leniency of courts and acceptance of apology from contemnors causes litigants to disobey orders Supreme Court

leniency of courts and acceptance of apology from contemnors causes litigants to disobey orders: Supreme Court

In a strongly worded opinion, the Supreme Court lamented that litigants frequently disobey court orders because courts are lenient towards those found culpable of contempt of court proceedings and close such proceedings if the offenders subsequently apologise. Hiralal Somabhai Contractor vs. Balwantbhai Somabhai Bhandari

The bench of Justices JB Pardiwala and Manoj Misra stated that such leniency teaches litigants how effective an apology can be as a weapon.

The bench opined that such leniency has actually emboldened unscrupulous litigants to disobey court orders or violate their agreements with impunity.

“With all the decorum at our disposal, we may take judicial notice of the fact that, over time, the courts have shown excessive leniency and magnanimity towards the transgressors. The bench added that there should not be a tendency for courts to show compassion when disobedience of an agreement or order is committed with impunity and full knowledge.

It also stated that courts should not take an apology if it is nothing more than a legal manoeuvre to evade responsibility, as this can diminish the prestige of the judiciary.

“A sincere contrition must involve introspection, self-introspection, atonement, and self-reform. In its absence, apologies can be described as farcical. It is also well-established that offered apologies are not to be accepted as a matter of course, and the court is not required to do so,” the Court stated.

Notably, the Court ruled that willful disobedience or breach of an undertaking given to the court by solicitors on behalf of their clients would constitute civil contempt.

Regarding this, the Court clarified:

(i) The willful transgression or disobedience of an assurance in the form of an undertaking given to the court by a counsel or advocate on behalf of his client would constitute “civil contempt” as defined by Section 2(b) of the Contempt of Courts Act 1971.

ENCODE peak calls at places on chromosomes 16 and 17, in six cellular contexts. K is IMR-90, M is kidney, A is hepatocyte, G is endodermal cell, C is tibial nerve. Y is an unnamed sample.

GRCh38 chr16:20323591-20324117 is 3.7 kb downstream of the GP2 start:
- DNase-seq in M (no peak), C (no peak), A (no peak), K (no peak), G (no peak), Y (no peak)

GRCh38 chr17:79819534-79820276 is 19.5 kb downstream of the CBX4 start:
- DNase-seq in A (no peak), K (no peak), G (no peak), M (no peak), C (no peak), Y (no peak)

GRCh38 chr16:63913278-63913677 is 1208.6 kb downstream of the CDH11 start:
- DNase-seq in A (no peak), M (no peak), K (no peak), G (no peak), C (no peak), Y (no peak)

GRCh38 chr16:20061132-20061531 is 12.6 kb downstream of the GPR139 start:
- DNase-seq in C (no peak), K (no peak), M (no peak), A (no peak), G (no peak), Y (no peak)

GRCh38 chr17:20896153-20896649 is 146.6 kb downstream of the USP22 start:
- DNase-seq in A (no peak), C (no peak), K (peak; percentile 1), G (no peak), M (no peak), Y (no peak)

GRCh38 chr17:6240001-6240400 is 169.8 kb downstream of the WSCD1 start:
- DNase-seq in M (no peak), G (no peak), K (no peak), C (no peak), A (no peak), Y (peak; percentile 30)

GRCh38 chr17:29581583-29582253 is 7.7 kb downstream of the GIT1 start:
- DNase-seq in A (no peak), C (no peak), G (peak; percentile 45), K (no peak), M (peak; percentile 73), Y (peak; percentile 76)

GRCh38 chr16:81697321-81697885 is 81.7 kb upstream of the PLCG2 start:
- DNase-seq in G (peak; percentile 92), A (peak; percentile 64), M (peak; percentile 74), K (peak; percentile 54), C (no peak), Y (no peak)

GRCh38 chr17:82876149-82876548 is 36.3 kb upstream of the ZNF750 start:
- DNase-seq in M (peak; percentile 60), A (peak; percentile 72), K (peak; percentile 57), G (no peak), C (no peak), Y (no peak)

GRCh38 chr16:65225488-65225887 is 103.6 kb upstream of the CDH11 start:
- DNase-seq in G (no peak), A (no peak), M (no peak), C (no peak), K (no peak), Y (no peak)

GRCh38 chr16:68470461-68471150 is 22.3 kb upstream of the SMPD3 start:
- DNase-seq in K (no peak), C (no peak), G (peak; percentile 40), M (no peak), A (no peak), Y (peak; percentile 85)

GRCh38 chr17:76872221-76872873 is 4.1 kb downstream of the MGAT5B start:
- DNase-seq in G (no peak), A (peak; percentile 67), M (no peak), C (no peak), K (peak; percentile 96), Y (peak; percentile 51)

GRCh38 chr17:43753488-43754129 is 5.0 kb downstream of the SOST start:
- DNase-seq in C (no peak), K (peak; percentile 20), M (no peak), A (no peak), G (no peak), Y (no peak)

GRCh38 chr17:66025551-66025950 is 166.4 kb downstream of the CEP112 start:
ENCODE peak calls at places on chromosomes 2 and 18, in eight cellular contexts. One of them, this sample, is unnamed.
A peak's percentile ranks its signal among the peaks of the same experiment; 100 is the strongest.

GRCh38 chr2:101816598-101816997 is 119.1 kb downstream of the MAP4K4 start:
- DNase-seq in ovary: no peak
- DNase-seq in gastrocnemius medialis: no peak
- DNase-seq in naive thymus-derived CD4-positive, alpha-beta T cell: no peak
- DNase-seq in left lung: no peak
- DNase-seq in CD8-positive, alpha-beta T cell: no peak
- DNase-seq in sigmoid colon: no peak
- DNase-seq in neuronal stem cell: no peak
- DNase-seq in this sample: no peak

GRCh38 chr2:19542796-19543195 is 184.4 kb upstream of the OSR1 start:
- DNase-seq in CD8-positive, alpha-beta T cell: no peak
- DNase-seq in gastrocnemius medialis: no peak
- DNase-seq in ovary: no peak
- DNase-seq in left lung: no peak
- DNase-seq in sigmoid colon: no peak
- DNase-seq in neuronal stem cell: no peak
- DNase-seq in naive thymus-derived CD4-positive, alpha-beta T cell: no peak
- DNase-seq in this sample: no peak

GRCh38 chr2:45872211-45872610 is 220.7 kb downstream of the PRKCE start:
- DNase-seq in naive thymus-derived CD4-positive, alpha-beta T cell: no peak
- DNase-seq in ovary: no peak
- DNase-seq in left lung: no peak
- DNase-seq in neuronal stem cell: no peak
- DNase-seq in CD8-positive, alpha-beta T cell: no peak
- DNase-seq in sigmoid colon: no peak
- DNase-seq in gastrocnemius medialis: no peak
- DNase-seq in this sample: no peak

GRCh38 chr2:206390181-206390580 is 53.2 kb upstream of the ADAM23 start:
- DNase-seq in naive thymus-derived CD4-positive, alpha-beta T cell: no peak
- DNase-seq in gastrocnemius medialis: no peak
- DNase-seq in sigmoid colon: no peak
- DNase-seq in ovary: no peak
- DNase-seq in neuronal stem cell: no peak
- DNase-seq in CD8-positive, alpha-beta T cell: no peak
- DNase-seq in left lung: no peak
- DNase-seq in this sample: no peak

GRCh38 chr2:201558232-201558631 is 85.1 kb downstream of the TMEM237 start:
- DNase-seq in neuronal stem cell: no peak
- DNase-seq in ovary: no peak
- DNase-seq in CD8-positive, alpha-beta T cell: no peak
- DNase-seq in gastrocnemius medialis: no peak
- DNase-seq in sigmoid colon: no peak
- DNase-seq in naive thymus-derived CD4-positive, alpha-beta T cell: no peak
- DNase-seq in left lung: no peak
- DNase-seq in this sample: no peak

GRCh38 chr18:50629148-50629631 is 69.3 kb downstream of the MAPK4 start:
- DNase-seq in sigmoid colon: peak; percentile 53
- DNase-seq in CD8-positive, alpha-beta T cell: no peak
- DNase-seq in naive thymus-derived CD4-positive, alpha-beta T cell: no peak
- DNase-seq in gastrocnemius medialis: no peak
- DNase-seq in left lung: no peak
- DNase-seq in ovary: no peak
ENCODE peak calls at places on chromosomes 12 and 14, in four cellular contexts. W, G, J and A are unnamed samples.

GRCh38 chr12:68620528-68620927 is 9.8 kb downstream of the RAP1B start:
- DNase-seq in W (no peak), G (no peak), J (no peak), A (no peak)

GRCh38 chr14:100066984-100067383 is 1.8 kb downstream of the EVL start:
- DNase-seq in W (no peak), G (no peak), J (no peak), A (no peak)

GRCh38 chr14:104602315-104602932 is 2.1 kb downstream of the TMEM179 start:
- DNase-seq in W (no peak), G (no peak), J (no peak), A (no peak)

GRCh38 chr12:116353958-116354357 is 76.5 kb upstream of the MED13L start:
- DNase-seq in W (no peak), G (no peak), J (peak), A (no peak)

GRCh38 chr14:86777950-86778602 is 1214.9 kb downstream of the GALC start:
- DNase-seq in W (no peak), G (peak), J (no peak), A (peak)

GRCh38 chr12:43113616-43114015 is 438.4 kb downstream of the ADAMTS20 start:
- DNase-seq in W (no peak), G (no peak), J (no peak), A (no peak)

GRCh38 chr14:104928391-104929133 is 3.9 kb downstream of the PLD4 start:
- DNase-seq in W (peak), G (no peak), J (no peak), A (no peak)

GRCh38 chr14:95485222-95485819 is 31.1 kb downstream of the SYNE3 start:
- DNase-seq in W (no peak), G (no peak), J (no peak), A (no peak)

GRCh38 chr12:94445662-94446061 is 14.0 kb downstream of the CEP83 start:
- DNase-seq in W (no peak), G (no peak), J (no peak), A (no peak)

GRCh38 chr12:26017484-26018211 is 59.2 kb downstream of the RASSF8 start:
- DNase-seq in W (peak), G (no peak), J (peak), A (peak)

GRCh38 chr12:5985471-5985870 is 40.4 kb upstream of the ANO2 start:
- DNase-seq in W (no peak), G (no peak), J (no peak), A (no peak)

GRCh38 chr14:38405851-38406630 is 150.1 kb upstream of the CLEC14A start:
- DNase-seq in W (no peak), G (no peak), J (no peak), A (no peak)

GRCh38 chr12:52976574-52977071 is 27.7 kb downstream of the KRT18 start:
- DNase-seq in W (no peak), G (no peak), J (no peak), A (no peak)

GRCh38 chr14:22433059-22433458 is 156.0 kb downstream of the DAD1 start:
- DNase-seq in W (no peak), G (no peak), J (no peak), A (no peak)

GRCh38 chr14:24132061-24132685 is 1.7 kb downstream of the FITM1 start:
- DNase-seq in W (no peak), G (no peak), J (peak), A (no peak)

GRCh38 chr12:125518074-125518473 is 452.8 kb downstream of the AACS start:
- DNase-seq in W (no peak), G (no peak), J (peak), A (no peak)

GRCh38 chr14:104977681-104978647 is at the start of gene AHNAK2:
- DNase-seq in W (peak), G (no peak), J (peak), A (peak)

(ii) An undertaking given to a court is subject to the provisions of the Contempt of Courts Act, whereas an undertaking given to a litigant as part of a settlement agreement or otherwise is not subject to the Act’s provisions.

(iii) Although the transfer of the suit property pendente lite (which is involved in a pending case before the court) may not be deemed void ab initio when the court is investigating such transfers in contempt proceedings, the court can declare such transactions void in order to preserve the dignity of the law. In addition to punishing the transgressor for his disobedience, the majesty of the law may require that the court issue directives nullifying any advantage gained as a result of such disobedience (the property transfer).

(iv) The beneficiaries of any contumacious transaction have no right or standing to be heard in contempt proceedings because they are bona fide purchasers of the property for value without notice and, as such, are required parties. Contempt is a matter between the court and the offender; no third party may intervene.

The Court heard appeals submitted by contempt of court offenders convicted by the Gujarat High Court under the Contempt of Courts Act.

Contrary to an undertaking given before the High Court, the appellants executed a sale deed for a substantial amount of money.

Since there was no doubt that the appellants had committed contempt of court, the Supreme Court determined that their “flimsy apology” cannot be accepted and that they must be punished.

“We ponder what the ultimate outcome could be if we accept the apology and let the appellants off the hook. First, there would be no legal repercussions for the alleged act of contempt, and second, they would continue to enjoy or keep the spoils of their contempt. We say this because they have already received a substantial portion of the transaction price from the buyers,” the court added.

The Supreme Court concluded that the High Court had correctly rejected the appellants’ contrition, which it deemed to be nothing more than a gamble.

“They (contemnors) took a calculated risk to transfer the properties and pocketed the sale proceeds,” the bench remarked. “Such phoney apologies should not be accepted by the court and allow a person who has no regard for the Majesty of the law to escape legal consequences.”

The Supreme Court then dismissed the violators’ appeal, and they were given two weeks to surrender and carry out the sentence imposed by the lower court.

Balwant Bhandari, the appellant, was represented by senior advocates Shyam Divan, Meenakshi Arora, Kapil Sibal, and Mihir Joshi, along with advocates Soumik Ghosal, Shamik Shirishbhai Sanjanwala, and Vanshdeep Dalmia.

Senior Counsel Arijit Prasad and counsel Taruna Singh Gohil represented the respondents.

 

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